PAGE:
The ii7b5-V7alt-i7 is an important chord progression in jazz music, and any music for that matter. Thousands of tunes utilize this set of chord changes, and so being able to improvise on them is a must! It can represent a tune in a minor key such as Yesterdays, or be used in relationship to a major key such as in Just Friends.
This play-along we have provided for you, takes the ii7b5-V7alt-i7 progression through all 12 keys. Practicing in all 12 keys is an incredible way to master anything you are working on. It forces you to know your instrument better, use your ears more, and translate things you know in comfortable keys to difficult ones.
Each key is played 3X each, and cycles through the Circle of 4ths. If you are not familiar with the Circle of 4ths, it is simply changing keys in intervals of 4ths(Ex. C to F is a perfect 4th interval away). So cycling through the Circle of 4ths would be: C-F-Bb-Eb-Ab-Db-Gb-B-E-A-D-G. Count em’! That’s all 12!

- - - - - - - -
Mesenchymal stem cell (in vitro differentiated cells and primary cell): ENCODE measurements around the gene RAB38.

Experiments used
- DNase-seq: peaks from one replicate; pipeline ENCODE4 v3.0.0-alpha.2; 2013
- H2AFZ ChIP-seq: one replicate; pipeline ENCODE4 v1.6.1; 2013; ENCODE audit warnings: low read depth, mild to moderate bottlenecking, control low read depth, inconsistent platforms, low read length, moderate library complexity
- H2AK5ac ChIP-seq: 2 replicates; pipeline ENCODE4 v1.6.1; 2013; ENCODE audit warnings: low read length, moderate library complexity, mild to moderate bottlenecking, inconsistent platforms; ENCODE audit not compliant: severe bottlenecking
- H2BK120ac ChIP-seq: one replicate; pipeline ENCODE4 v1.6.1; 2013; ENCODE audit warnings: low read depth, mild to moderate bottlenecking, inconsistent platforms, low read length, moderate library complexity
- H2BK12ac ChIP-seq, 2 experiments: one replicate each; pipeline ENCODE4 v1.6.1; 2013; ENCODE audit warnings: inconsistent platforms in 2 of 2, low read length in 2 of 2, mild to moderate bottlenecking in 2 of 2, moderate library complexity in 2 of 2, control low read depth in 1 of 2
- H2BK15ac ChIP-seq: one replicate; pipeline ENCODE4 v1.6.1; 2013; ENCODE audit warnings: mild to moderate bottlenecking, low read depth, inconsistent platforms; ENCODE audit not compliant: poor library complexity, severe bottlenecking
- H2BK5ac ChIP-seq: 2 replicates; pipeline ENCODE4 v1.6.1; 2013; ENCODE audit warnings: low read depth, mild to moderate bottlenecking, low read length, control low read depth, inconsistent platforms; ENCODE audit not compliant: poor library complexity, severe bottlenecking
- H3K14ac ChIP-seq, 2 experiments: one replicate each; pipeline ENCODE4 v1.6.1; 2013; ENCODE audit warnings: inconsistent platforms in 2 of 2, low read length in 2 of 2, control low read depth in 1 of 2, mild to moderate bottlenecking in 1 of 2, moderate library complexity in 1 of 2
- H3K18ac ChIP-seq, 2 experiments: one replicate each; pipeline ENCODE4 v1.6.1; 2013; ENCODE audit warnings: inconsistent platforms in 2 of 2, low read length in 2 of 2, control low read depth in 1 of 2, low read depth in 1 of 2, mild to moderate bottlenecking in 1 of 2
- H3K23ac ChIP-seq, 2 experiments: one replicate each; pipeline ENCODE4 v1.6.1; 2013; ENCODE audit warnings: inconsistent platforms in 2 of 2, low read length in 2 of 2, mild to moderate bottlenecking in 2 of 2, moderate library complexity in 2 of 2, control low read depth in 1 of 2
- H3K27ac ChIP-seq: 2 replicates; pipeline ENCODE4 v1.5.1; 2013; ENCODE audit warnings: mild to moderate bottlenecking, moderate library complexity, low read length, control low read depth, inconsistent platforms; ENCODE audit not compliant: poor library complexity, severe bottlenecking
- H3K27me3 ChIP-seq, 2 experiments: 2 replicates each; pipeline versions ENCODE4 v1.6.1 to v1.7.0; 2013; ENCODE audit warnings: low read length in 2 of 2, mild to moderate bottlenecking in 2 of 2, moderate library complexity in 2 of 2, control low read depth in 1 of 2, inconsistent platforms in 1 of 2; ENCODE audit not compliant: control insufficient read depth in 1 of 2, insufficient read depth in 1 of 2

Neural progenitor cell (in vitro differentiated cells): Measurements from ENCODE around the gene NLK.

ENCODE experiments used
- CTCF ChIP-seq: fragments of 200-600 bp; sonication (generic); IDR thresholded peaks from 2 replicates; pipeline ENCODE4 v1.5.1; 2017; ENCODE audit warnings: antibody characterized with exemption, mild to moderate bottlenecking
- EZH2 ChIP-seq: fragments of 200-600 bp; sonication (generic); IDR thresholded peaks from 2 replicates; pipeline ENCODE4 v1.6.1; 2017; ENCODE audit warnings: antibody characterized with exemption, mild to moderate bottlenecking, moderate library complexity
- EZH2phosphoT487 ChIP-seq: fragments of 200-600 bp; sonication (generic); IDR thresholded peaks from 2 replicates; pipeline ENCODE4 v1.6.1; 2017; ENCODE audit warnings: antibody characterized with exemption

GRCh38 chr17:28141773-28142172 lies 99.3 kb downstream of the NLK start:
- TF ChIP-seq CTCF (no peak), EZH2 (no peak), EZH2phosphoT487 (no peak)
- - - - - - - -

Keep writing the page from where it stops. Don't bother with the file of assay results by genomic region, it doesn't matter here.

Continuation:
Why do we practice a ii7b5-V7-i7 progression in 4ths? Well, its just one way to organize the exercise, but also think about it…the chords move in 4ths!(Ex. Dm7b5-G7alt-Cm7) It makes sense!
But what is a ii7b5-V7alt-i7 progression!? The numbers represent the tones in the key we are in. If we are in the key of C minor, our ii7b5 would be D. You simply just walk yourself up the minorscale. What would be the V7alt? If you go up the scale to the 5th degree, it is G.
The lower case numbers means it is a minor chord, in this case either a half-diminished chord(m7b5) or a minor 7 chord. The V7alt means it is a dominant 7th chord, but has at least one altered note(ex. #9, b9, #5).
So what is a ii7b5-V7alt-i7 in C minor? Dm7b5-G7alt-Cm7.
Chord Progression Practice ii7(b5)-V7alt-im7 C Instruments
Practice more Chord Progression Workouts